The disadvantages of it you will understand by these particulars. 1. There will be more light lost in the Metal by reflexion from the little convex speculum, than from the Oval plane. For, it is an obvious observation, that Light is most copiously reflected from any substance when incident most obliquely. 2 The convex speculum will not reflect the rays so truly as the oval plane, unless it be of an Hyperbolique figure; which is incomparably more difficult to forme than a plane; and if tru <4058> ly formed, yet would only reflect those rays truly, which respect the axis. 3 The errours of the said convex will be much augmented by the too great distance, through which the rays, reflected from it, must pass before their arrival at the Eye-glass. For which resaon I find it convenient to make the Tube no wider than is necessary, that the Eye glass be placed as near to the Oval plane, as is possible, without obstructing any useful light in its passage to the object metal. 4. The errors of the object-metal will be more augmented by reflexion from the convex than from the plane, because of the inclination or deflexion of the convex on all sides from the points, on which every ray ought to be incident. 5. For these reasons there is requisite an extraordinary exactness in the figure of the little convex, whereas I find by experience, that it is much more difficult to communicate an exact figure to such small pieces of Metal, than to those that are greater. 6 Because the errors at the perimeter of the concave Object-Metal, caused by the Sphericalness of its figure, are much augmented by the convex, it will not with distinctness bear so large an aperture, as in the other construction. 7. By reason that the little convex conduces very much to the magnifying virtue of the instrument, which the Oval plane doth not, it will magnify much more in proportion to the Sphere, on which the great concave is ground, than in the other design; And so magnifying Objects much more than it ought to do in proportion to its aperture, it must represent them very obscure and dark; and not only so, but also confused by reason of its being overcharged. Nor is there any convenient remedy for this. For, if the little convex be made of a larger Sphere, that will cause a greater inconvenience by intercepting too many of the best rayes; or, if the Charge of the Eye-glass be made so much shallower as is necessary, the angle of vision will thereby become so little, that it will be very difficult and troublesome to find an object, and of that object, when found, there will be but a very small part seen at once.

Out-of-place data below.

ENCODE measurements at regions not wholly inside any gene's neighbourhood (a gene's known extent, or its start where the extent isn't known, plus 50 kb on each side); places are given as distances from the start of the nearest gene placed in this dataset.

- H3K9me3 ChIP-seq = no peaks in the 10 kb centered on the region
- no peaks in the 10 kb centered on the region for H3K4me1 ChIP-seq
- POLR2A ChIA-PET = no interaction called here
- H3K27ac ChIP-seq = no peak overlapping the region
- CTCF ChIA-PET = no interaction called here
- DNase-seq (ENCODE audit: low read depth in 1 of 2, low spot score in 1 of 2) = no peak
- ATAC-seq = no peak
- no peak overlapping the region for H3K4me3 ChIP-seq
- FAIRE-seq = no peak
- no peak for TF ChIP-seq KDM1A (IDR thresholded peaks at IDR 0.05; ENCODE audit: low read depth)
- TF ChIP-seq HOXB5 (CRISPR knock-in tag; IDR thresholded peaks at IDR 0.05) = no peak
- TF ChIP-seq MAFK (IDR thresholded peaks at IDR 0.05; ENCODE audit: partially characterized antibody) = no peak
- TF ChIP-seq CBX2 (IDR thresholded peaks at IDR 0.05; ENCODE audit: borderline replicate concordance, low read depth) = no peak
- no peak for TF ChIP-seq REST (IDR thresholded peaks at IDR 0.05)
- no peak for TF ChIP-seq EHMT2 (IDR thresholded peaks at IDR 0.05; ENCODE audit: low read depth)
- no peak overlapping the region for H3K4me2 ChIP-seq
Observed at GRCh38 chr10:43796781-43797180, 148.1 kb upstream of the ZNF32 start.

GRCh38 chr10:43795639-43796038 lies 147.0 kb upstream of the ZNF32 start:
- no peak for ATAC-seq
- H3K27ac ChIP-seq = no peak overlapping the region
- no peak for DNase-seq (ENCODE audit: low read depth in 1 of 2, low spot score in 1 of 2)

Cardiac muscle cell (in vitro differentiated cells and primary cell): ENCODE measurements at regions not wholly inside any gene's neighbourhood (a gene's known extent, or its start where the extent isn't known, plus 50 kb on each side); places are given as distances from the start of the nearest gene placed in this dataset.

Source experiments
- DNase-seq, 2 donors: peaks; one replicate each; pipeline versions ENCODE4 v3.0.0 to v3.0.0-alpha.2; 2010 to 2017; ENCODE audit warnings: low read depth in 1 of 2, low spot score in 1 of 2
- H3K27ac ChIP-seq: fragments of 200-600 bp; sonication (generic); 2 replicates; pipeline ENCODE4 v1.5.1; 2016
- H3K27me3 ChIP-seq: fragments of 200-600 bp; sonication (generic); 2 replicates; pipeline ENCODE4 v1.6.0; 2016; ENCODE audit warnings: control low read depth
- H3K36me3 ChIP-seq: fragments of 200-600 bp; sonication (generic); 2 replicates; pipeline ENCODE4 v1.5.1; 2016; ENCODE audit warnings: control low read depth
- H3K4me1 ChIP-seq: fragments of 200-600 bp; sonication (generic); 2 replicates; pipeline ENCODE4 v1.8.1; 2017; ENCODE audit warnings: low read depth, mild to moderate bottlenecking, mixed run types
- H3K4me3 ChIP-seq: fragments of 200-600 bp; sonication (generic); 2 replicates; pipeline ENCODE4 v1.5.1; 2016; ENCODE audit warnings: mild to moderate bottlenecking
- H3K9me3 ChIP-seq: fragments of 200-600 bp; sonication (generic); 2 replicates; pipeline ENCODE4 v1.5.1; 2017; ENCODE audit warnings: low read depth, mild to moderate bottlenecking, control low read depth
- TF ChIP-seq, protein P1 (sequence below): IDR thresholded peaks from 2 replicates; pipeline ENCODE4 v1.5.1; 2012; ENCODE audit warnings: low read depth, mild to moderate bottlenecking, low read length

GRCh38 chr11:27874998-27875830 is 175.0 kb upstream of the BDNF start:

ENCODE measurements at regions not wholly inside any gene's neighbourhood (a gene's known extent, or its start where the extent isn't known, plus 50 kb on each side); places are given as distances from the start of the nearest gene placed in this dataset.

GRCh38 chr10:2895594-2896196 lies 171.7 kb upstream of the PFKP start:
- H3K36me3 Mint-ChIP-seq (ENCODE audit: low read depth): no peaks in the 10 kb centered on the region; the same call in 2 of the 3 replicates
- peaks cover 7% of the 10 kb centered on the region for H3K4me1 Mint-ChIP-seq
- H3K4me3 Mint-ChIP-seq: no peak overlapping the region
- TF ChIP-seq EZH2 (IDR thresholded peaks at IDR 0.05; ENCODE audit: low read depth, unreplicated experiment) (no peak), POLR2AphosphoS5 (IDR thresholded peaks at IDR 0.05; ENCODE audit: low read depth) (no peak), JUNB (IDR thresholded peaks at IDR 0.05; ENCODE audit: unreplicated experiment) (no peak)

By this you may perceive, that the three advantages, which Monsieur Cassegrain propounds to himself, are rather disadvantages. For, according to his design, the aperture of the <4059> instrument will be but small, the object dark and confused, and also difficult to be found. Nor do I see, why the reflexion is more upon the same axis, and so more natural in one case than in the other: since the axis it self is reflected towards the Eye by the Oval plain; and the Eye may be defended from external light as well at the side, as at the bottome of the Tube.

You see therefore, that the advantages of this design are none, but the disadvantages so great and unavoidable, that I fear it will never be put in practise with good effect. And when I consider, that by reason of its resemblance with other Telescopes it is something more obvious than the other construction; I am apt to believe, that those, who have attempted any thing in Catoptricks, have ever tryed it in the first place, and that their bad success in that attempt hath been the cause, why nothing hath been done in reflexions. For, Mr. Gregory, speaking of these instruments in the aforesaid book pag 95, sayeth; De mechanica horum speculorum & lentium, ab aliis frustràtentatâ, ego in mechanicis minus versatus nihil dico. So that there have been tryals made of these Telescopes, but yet in vain. And I am informed, that about 7 or 8 years since, Mr. Gregory himself, at London, caused one of six foot to be made by Mr. Reive, which I take to have been according to the aforesaid design described in his book; because, though made by a skilful Artist, yet it was without success.

I could wish therefore, Mr. Cassegrain had tryed his design before he divulged it: But if, for further satisfaction, he please hereafter to try it, I believe the success will inform him, that such projects are of little moment till they be put in practise.

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Professor Rob Iliffe
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Scott Mandelbrote,
Fellow & Perne librarian, Peterhouse, Cambridge